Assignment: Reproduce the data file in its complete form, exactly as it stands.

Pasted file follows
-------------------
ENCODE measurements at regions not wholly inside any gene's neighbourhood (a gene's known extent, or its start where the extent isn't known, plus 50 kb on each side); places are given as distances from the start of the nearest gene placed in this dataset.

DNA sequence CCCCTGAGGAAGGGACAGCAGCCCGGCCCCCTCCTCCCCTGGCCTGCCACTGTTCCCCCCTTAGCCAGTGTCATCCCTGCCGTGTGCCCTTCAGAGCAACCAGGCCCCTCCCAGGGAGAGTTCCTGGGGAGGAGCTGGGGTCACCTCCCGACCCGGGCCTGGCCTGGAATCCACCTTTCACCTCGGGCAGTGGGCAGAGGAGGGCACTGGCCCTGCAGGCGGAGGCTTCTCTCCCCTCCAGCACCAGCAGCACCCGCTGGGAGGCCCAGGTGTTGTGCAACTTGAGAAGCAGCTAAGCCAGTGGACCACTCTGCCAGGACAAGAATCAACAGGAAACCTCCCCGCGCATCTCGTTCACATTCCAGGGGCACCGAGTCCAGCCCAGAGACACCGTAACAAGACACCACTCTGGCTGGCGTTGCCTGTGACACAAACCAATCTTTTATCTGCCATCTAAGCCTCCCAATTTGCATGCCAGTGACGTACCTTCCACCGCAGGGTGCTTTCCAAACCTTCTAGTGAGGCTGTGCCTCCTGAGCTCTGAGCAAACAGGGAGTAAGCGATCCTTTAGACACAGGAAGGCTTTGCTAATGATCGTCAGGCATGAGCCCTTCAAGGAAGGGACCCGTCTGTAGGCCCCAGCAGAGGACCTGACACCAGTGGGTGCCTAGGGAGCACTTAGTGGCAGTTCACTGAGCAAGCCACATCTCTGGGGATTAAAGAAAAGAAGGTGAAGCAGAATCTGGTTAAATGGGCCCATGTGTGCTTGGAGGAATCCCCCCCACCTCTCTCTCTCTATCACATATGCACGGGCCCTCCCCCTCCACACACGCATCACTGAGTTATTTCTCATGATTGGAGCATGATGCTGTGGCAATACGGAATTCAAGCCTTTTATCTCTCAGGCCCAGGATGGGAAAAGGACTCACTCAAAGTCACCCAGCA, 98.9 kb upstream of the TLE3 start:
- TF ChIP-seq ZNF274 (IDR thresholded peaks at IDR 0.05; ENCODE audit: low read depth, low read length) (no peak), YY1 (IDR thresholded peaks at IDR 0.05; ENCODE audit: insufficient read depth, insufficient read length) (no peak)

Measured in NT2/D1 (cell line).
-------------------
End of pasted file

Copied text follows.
ENCODE measurements at regions not wholly inside any gene's neighbourhood (a gene's known extent, or its start where the extent isn't known, plus 50 kb on each side); places are given as distances from the start of the nearest gene placed in this dataset.

DNA sequence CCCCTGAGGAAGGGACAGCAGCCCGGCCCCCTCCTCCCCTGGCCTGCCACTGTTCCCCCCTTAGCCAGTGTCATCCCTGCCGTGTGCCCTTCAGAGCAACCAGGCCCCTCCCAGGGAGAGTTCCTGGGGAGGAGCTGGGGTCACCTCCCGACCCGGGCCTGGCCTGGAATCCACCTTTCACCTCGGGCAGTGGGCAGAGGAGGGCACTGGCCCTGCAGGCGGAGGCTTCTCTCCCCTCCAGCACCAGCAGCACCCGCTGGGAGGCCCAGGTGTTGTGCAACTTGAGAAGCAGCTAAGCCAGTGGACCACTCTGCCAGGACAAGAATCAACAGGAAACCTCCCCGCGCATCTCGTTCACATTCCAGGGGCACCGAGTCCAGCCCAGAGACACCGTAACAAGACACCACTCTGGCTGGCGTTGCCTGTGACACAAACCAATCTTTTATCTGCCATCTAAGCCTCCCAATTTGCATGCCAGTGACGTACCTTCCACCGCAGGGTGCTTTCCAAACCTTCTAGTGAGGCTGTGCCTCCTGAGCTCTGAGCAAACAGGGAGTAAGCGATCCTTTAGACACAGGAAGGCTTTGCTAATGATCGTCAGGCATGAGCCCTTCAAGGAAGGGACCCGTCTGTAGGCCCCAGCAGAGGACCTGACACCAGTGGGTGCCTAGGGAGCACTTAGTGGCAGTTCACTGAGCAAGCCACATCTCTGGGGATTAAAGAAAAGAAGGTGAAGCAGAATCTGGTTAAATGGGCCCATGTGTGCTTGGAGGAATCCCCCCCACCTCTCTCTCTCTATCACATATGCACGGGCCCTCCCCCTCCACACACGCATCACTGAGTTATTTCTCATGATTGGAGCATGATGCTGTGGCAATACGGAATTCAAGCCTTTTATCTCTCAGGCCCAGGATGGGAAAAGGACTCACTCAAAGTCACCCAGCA, 98.9 kb upstream of the TLE3 start:
- TF ChIP-seq ZNF274 (IDR thresholded peaks at IDR 0.05; ENCODE audit: low read depth, low read length) (no peak), YY1 (IDR thresholded peaks at IDR 0.05; ENCODE audit: insufficient read depth, insufficient read length) (no peak)

Measured in NT2/D1 (cell line).